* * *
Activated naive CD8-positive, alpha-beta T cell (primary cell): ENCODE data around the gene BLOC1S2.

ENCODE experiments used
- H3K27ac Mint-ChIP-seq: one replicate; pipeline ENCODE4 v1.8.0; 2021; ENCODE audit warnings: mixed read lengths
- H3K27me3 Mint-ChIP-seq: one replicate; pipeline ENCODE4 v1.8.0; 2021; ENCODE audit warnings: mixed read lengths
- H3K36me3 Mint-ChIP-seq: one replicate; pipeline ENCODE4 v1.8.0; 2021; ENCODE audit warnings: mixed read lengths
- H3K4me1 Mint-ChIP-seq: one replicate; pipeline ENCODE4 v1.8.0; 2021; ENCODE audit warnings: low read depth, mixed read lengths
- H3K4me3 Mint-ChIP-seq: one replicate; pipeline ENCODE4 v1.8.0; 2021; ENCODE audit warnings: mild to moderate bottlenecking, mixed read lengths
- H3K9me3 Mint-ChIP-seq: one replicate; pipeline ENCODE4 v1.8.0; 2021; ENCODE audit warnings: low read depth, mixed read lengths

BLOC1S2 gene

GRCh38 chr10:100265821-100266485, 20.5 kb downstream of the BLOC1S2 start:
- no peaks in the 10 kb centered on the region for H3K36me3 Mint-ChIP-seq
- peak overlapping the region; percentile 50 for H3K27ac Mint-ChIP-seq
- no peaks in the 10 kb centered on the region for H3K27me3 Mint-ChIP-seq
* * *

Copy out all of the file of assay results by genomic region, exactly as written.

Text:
Activated naive CD8-positive, alpha-beta T cell (primary cell): ENCODE data around the gene BLOC1S2.

ENCODE experiments used
- H3K27ac Mint-ChIP-seq: one replicate; pipeline ENCODE4 v1.8.0; 2021; ENCODE audit warnings: mixed read lengths
- H3K27me3 Mint-ChIP-seq: one replicate; pipeline ENCODE4 v1.8.0; 2021; ENCODE audit warnings: mixed read lengths
- H3K36me3 Mint-ChIP-seq: one replicate; pipeline ENCODE4 v1.8.0; 2021; ENCODE audit warnings: mixed read lengths
- H3K4me1 Mint-ChIP-seq: one replicate; pipeline ENCODE4 v1.8.0; 2021; ENCODE audit warnings: low read depth, mixed read lengths
- H3K4me3 Mint-ChIP-seq: one replicate; pipeline ENCODE4 v1.8.0; 2021; ENCODE audit warnings: mild to moderate bottlenecking, mixed read lengths
- H3K9me3 Mint-ChIP-seq: one replicate; pipeline ENCODE4 v1.8.0; 2021; ENCODE audit warnings: low read depth, mixed read lengths

BLOC1S2 gene

GRCh38 chr10:100265821-100266485, 20.5 kb downstream of the BLOC1S2 start:
- no peaks in the 10 kb centered on the region for H3K36me3 Mint-ChIP-seq
- peak overlapping the region; percentile 50 for H3K27ac Mint-ChIP-seq
- no peaks in the 10 kb centered on the region for H3K27me3 Mint-ChIP-seq